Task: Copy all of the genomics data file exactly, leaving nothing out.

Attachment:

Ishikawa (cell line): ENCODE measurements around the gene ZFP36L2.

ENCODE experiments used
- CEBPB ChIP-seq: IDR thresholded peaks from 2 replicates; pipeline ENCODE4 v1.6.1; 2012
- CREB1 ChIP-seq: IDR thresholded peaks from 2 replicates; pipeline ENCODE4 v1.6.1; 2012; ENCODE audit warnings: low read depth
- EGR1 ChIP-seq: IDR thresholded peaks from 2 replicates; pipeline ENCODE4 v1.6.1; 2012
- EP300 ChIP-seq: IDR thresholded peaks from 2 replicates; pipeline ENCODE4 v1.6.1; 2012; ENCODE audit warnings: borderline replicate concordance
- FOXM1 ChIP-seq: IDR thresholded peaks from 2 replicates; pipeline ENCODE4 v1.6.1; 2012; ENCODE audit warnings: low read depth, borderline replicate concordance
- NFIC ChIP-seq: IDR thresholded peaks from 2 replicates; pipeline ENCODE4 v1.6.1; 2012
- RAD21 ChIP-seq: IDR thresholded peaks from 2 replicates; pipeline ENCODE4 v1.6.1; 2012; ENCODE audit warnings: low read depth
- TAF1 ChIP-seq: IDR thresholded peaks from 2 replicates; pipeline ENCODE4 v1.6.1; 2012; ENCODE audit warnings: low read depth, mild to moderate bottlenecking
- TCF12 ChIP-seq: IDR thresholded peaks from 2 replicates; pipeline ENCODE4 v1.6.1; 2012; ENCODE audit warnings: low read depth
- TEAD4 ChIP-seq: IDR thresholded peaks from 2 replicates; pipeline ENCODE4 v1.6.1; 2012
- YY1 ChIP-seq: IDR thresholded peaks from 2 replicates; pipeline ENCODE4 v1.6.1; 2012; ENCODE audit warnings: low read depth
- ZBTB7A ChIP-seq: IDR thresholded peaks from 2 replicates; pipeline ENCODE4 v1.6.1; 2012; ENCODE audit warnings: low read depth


Ishikawa (cell line): ENCODE measurements around the gene ZFP36L2.

ENCODE experiments used
- CEBPB ChIP-seq: IDR thresholded peaks from 2 replicates; pipeline ENCODE4 v1.6.1; 2012
- CREB1 ChIP-seq: IDR thresholded peaks from 2 replicates; pipeline ENCODE4 v1.6.1; 2012; ENCODE audit warnings: low read depth
- EGR1 ChIP-seq: IDR thresholded peaks from 2 replicates; pipeline ENCODE4 v1.6.1; 2012
- EP300 ChIP-seq: IDR thresholded peaks from 2 replicates; pipeline ENCODE4 v1.6.1; 2012; ENCODE audit warnings: borderline replicate concordance
- FOXM1 ChIP-seq: IDR thresholded peaks from 2 replicates; pipeline ENCODE4 v1.6.1; 2012; ENCODE audit warnings: low read depth, borderline replicate concordance
- NFIC ChIP-seq: IDR thresholded peaks from 2 replicates; pipeline ENCODE4 v1.6.1; 2012
- RAD21 ChIP-seq: IDR thresholded peaks from 2 replicates; pipeline ENCODE4 v1.6.1; 2012; ENCODE audit warnings: low read depth
- TAF1 ChIP-seq: IDR thresholded peaks from 2 replicates; pipeline ENCODE4 v1.6.1; 2012; ENCODE audit warnings: low read depth, mild to moderate bottlenecking
- TCF12 ChIP-seq: IDR thresholded peaks from 2 replicates; pipeline ENCODE4 v1.6.1; 2012; ENCODE audit warnings: low read depth
- TEAD4 ChIP-seq: IDR thresholded peaks from 2 replicates; pipeline ENCODE4 v1.6.1; 2012
- YY1 ChIP-seq: IDR thresholded peaks from 2 replicates; pipeline ENCODE4 v1.6.1; 2012; ENCODE audit warnings: low read depth
- ZBTB7A ChIP-seq: IDR thresholded peaks from 2 replicates; pipeline ENCODE4 v1.6.1; 2012; ENCODE audit warnings: low read depth